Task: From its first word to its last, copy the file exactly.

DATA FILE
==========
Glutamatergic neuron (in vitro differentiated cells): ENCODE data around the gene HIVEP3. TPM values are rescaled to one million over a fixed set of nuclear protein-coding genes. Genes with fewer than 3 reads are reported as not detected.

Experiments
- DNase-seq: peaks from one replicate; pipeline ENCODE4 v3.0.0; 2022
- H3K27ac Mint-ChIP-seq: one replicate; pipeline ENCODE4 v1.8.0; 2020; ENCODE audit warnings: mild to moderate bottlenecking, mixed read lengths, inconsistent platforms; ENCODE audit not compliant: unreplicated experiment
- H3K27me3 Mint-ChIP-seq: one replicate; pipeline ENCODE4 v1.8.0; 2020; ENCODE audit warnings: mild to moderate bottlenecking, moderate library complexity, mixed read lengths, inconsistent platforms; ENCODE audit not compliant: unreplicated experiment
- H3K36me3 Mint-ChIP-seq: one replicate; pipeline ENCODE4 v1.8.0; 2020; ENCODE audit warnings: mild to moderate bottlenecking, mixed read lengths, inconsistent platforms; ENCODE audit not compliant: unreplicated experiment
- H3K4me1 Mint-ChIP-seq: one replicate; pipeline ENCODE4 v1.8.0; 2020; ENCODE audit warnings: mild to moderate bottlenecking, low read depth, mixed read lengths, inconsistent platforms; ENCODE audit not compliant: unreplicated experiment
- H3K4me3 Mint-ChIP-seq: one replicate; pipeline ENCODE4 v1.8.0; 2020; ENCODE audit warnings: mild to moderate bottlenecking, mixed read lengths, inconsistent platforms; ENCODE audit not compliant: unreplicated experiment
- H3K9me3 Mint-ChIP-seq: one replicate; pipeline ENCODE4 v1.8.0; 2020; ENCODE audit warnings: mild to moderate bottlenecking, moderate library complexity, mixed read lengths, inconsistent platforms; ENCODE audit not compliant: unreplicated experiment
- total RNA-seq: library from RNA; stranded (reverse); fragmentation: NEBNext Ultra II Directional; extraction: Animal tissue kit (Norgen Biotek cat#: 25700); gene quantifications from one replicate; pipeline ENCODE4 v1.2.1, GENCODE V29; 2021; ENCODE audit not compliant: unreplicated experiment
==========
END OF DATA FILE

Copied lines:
Glutamatergic neuron (in vitro differentiated cells): ENCODE data around the gene HIVEP3. TPM values are rescaled to one million over a fixed set of nuclear protein-coding genes. Genes with fewer than 3 reads are reported as not detected.

Experiments
- DNase-seq: peaks from one replicate; pipeline ENCODE4 v3.0.0; 2022
- H3K27ac Mint-ChIP-seq: one replicate; pipeline ENCODE4 v1.8.0; 2020; ENCODE audit warnings: mild to moderate bottlenecking, mixed read lengths, inconsistent platforms; ENCODE audit not compliant: unreplicated experiment
- H3K27me3 Mint-ChIP-seq: one replicate; pipeline ENCODE4 v1.8.0; 2020; ENCODE audit warnings: mild to moderate bottlenecking, moderate library complexity, mixed read lengths, inconsistent platforms; ENCODE audit not compliant: unreplicated experiment
- H3K36me3 Mint-ChIP-seq: one replicate; pipeline ENCODE4 v1.8.0; 2020; ENCODE audit warnings: mild to moderate bottlenecking, mixed read lengths, inconsistent platforms; ENCODE audit not compliant: unreplicated experiment
- H3K4me1 Mint-ChIP-seq: one replicate; pipeline ENCODE4 v1.8.0; 2020; ENCODE audit warnings: mild to moderate bottlenecking, low read depth, mixed read lengths, inconsistent platforms; ENCODE audit not compliant: unreplicated experiment
- H3K4me3 Mint-ChIP-seq: one replicate; pipeline ENCODE4 v1.8.0; 2020; ENCODE audit warnings: mild to moderate bottlenecking, mixed read lengths, inconsistent platforms; ENCODE audit not compliant: unreplicated experiment
- H3K9me3 Mint-ChIP-seq: one replicate; pipeline ENCODE4 v1.8.0; 2020; ENCODE audit warnings: mild to moderate bottlenecking, moderate library complexity, mixed read lengths, inconsistent platforms; ENCODE audit not compliant: unreplicated experiment
- total RNA-seq: library from RNA; stranded (reverse); fragmentation: NEBNext Ultra II Directional; extraction: Animal tissue kit (Norgen Biotek cat#: 25700); gene quantifications from one replicate; pipeline ENCODE4 v1.2.1, GENCODE V29; 2021; ENCODE audit not compliant: unreplicated experiment